Technique Drills for Runners
Technique drills for runners are usually performed using three activities, marching (walking), skipping and running. Each activity helps to develop essential components of proper and economical running technique. There are several reasons for using the activities:
What are the specific benefits?
Marching, the most basic form of technical exercise provides an excellent starting point for beginners who will eventually rely more heavily on advanced drills such as skipping and technically sound running. Marching is performed slowly and deliberately at first but progresses in speed and cadence as balance, stability and body mechanics improve. The emphasis during marching (and in all of the drills) is on an upright body posture, coordinated movement of the arms and legs, a wide range of motion at the hips, knees and ankles and stability of movement (your body should not be "rocking" back and forth sideways or lunging forward). As you become more accomplished with the drills, marching will represent a nice warm-up for the skipping exercises.
Skipping is a more advanced motor skill than marching and requires a greater degree of coordination and motor control for correct performance. Compared to marching, the speed of movement across the ground is slightly faster when skipping, and the frequency of foot strike is double that of marching since each foot strikes the ground twice during a skipping stride. The ability to coordinate the cadence of the arm swing with the leg movements and the double foot strike is a skill that improves with practice. The basic form of skipping is slow and deliberate and should follow a straight line without significant deviation of the limbs or trunk to the right or left. During the drills, the arms and Legs will tend to move toward the centre line of the body slightly (as they should). An excessive movement of the knees or hands across the midline of the body is often indicative of poor economy of movement. Over time, the speed of the skipping drills should be increased as your form improves, and your movements become more fluid and natural.
Of all the drills, technical running exercises are the most intensive and potentially most difficult to perform correctly. For one thing, the speed of movement of the arms and legs is the highest of the three forms of drills. The rhythm of movement, as measured by the cadence of foot strikes, closely resembles full stride running.
Finally, the ground-impact forces are significantly higher during running drills, compared to skipping or marching. The major difference between running drills and regular running is in the length of the stride (during drills, the stride is significantly shorter, to allow for better concentration on limb and trunk mechanics). Major benefits of technical running drills include improved intermuscular coordination (including the proper timing of arm and leg movements), an enhancement of dynamic balance and upgrading of the power of the primary running muscles.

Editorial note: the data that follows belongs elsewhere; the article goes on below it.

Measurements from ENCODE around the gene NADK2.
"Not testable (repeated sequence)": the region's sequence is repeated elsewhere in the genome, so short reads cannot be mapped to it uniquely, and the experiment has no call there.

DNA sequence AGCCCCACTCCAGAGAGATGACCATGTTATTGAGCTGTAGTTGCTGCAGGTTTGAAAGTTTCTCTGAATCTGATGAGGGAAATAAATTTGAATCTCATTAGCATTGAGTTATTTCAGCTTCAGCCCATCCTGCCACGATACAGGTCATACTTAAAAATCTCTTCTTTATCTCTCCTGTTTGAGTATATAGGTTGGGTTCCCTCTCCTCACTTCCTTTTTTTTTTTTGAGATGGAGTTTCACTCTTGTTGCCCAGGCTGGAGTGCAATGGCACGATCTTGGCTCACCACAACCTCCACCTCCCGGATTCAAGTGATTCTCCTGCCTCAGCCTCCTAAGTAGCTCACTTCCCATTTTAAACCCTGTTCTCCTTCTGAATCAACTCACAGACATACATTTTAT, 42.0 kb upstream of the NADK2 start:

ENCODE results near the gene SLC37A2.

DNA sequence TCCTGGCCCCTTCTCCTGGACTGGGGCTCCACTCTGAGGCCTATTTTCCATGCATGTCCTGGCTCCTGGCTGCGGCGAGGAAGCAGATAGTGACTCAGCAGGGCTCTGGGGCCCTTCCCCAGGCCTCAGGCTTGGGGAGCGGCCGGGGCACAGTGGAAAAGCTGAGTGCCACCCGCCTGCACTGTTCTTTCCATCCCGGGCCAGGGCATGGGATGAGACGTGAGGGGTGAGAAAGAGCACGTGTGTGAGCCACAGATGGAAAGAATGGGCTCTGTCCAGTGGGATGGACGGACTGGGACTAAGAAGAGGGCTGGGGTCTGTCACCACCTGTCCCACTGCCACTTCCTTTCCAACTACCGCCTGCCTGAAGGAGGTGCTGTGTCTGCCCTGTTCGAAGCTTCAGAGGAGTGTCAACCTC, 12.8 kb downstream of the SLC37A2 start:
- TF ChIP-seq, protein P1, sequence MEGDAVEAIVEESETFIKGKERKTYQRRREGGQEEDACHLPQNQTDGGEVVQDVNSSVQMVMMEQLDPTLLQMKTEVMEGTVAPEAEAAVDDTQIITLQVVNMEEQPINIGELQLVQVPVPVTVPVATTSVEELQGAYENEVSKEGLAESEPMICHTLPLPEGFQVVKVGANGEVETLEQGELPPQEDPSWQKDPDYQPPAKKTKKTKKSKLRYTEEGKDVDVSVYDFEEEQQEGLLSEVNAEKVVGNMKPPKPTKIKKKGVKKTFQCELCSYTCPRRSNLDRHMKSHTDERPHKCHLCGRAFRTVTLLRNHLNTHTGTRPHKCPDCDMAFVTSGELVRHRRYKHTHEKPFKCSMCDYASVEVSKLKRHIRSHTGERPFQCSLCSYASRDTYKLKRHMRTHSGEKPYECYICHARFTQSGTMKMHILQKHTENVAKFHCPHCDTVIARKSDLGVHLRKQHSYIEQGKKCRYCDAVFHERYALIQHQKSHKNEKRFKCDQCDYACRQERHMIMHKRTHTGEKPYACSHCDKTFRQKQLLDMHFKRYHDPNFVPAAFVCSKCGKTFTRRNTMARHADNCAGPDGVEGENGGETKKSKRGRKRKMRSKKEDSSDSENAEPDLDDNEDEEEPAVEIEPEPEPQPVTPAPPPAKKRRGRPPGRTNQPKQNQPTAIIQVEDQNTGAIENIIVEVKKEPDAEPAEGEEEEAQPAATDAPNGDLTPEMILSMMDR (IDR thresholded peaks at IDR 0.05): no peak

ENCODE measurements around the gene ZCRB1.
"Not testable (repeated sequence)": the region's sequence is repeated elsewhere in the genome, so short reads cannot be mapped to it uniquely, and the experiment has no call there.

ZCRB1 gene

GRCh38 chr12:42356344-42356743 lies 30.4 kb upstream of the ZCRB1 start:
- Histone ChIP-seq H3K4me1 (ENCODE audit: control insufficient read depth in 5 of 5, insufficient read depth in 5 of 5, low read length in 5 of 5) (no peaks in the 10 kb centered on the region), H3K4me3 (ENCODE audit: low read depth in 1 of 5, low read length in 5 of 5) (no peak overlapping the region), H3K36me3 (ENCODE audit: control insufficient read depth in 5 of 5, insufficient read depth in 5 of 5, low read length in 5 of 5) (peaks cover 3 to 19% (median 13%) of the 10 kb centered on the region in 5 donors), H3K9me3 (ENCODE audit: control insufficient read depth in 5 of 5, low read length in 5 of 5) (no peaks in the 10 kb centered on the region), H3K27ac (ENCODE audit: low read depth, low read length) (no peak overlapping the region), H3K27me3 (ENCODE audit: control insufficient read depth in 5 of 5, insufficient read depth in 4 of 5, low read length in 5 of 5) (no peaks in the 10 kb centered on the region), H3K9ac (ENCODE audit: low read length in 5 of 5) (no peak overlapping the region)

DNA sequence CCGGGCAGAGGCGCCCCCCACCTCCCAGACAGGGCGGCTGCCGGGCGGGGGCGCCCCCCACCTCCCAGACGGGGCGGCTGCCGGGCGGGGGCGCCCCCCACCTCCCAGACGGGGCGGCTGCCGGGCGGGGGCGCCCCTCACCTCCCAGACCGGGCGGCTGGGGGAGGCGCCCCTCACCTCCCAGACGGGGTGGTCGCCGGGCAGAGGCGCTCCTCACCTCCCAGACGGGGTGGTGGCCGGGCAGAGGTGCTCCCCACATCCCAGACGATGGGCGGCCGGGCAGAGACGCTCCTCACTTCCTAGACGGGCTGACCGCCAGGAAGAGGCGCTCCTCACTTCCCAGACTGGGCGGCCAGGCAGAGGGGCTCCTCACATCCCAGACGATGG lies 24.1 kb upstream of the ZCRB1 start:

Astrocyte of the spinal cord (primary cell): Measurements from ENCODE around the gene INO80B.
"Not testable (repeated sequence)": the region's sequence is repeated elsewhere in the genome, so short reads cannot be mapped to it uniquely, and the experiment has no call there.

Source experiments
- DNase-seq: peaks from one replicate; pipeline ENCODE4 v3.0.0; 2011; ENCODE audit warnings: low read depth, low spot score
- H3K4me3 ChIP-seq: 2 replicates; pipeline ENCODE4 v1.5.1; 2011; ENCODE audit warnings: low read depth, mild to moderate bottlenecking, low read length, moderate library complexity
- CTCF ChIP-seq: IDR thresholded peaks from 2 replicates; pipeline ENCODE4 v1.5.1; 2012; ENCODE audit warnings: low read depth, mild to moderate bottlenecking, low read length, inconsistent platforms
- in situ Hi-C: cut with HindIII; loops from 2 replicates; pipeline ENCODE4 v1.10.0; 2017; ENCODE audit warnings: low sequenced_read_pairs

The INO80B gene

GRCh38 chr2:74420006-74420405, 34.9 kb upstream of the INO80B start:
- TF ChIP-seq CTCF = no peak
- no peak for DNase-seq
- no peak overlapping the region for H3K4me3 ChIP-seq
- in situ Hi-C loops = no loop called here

Marching "A" drill
Begin by walking slowly forward on the balls of your feet using small (12 to 18 inch) steps. Your heels should not touch the ground during this exercise. Continue by raising your right knee to hip level (with thigh parallel to the ground) on each stride. Your right foot should be "cocked" (making your ankle and foot look like a fishhook) at the top of the leg swing, and your right ankle should be directly under or slightly behind your right knee (your knee should be at a 90-degree angle or slightly less). Rise on the toes of the left foot, extend the left ankle and knee as your body passes over the left foot during the walking stride. Your trunk should be held upright (think "chest tall and slightly forward"), and your chin should be held level. Swing your arms slowly and deliberately in a mock running motion in rhythm with the marching/walking strides. Your elbows should be bent at approximately 90-110 degrees, and your hands should swing to chin level and slightly toward the midline of your body during the forward arm swing. On the backswing, your hands should move one to six inches past the "hip-pocket" position, to the rear of your body. You probably didn't realise that marching could be so complicated! Repeat this action, raising the right knee to hip level with the left leg moving through a normal walking stride into a full extension on the toes, for 20 to 40 metres. Walk back to your starting position and repeat the action, with the left knee rising and the right leg extending, for 20 to 40 metres. Continue to focus on short steps, proper posture and limb mechanics, whole-body balance and control of your marching rhythm. All of your movements should occur in a slow and controlled, not jerky manner. After performing the drill with each leg marching separately, combine the marching actions of both legs over the 20 to 40 metres distance. The marching high knee drill emphasises proper running mechanics - a driving knee lift, upright posture and a coordinated arm swing - and should be practised and mastered before progressing on to the skipping and running-technique drills.
Marching "B" Drill
Begin this high knee with extension drill in the same manner as the high knee drill walking forward slowly on the balls of your feet. Raise the right knee to hip level with each stride, and as the knee approaches hip height to extend the knee by swinging the lower leg and foot forward to nearly full extension (your entire leg will end up parallel with the ground). Allow your momentum to carry your body forward, and step with the ball of the right foot one to two feet in front of the left foot. Your trunk should be held upright, and your chin should be level throughout the course of the drill. Your arms should compensate for the extended leg action by swinging in a slightly wider arc (100-plus degrees at the elbow) while maintaining a rhythm with the strides of the legs. The actions of the left foot, ankle, knee and hip (extended) are similar to their activities in the high knee drill.